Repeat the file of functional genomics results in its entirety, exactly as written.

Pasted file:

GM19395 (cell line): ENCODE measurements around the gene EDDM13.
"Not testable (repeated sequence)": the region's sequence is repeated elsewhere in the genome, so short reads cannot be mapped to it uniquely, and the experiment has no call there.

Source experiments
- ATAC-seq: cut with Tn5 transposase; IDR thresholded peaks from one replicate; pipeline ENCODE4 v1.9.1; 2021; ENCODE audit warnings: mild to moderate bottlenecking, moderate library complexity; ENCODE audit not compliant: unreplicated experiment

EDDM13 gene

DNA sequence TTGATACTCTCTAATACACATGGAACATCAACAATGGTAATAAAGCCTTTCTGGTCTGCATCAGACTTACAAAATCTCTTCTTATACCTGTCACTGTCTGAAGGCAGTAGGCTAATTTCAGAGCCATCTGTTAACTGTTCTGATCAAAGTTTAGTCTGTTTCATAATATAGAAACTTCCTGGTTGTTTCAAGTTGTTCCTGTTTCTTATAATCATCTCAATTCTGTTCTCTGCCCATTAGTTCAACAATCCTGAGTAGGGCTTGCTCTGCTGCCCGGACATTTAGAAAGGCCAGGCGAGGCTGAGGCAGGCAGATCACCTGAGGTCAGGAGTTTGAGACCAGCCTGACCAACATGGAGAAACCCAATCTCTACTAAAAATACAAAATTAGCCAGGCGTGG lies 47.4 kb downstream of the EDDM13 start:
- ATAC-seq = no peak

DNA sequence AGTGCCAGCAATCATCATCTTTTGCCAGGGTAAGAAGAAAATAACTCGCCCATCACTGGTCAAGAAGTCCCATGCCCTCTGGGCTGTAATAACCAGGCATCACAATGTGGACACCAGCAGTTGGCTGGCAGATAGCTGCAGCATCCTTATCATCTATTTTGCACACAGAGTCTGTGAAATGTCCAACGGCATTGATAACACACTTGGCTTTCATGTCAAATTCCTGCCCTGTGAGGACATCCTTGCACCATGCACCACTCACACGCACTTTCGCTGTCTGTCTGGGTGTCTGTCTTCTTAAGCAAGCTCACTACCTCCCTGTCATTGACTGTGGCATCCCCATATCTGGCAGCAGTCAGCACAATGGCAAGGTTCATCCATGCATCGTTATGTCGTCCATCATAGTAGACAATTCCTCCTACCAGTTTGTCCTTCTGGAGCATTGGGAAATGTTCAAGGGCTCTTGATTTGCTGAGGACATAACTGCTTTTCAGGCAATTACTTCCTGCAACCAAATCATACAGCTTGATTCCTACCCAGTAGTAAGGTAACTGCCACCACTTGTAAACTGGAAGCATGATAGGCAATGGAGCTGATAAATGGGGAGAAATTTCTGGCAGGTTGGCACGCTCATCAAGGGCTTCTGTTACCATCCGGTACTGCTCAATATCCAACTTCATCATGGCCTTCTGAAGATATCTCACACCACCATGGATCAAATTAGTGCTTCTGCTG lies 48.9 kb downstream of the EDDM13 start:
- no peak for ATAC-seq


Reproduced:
GM19395 (cell line): ENCODE measurements around the gene EDDM13.
"Not testable (repeated sequence)": the region's sequence is repeated elsewhere in the genome, so short reads cannot be mapped to it uniquely, and the experiment has no call there.

Source experiments
- ATAC-seq: cut with Tn5 transposase; IDR thresholded peaks from one replicate; pipeline ENCODE4 v1.9.1; 2021; ENCODE audit warnings: mild to moderate bottlenecking, moderate library complexity; ENCODE audit not compliant: unreplicated experiment

EDDM13 gene

DNA sequence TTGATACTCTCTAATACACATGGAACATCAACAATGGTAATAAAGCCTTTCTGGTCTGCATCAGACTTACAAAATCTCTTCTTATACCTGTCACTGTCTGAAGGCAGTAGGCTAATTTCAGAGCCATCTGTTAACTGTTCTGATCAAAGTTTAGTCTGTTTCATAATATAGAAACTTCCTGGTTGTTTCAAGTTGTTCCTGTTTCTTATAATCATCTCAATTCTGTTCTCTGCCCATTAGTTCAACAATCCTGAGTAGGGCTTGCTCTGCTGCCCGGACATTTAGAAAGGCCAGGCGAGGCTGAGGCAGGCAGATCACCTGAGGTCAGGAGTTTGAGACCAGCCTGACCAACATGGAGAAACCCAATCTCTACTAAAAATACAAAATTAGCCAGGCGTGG lies 47.4 kb downstream of the EDDM13 start:
- ATAC-seq = no peak

DNA sequence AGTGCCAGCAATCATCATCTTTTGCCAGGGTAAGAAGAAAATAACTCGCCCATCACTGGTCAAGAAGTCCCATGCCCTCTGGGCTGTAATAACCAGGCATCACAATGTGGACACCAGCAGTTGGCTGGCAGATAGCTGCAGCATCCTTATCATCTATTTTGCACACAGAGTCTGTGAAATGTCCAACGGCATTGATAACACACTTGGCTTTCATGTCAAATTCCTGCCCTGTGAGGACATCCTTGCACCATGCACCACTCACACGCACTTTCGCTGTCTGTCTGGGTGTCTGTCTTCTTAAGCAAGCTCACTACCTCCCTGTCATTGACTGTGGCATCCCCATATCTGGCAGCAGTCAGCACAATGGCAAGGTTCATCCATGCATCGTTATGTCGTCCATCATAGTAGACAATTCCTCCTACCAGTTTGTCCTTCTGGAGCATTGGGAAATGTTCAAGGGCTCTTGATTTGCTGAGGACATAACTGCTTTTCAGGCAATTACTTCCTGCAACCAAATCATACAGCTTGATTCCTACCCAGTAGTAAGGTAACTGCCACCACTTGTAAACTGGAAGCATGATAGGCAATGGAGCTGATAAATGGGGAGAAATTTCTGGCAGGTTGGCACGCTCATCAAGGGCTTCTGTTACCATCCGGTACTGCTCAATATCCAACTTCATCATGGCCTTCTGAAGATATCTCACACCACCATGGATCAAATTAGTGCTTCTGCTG lies 48.9 kb downstream of the EDDM13 start:
- no peak for ATAC-seq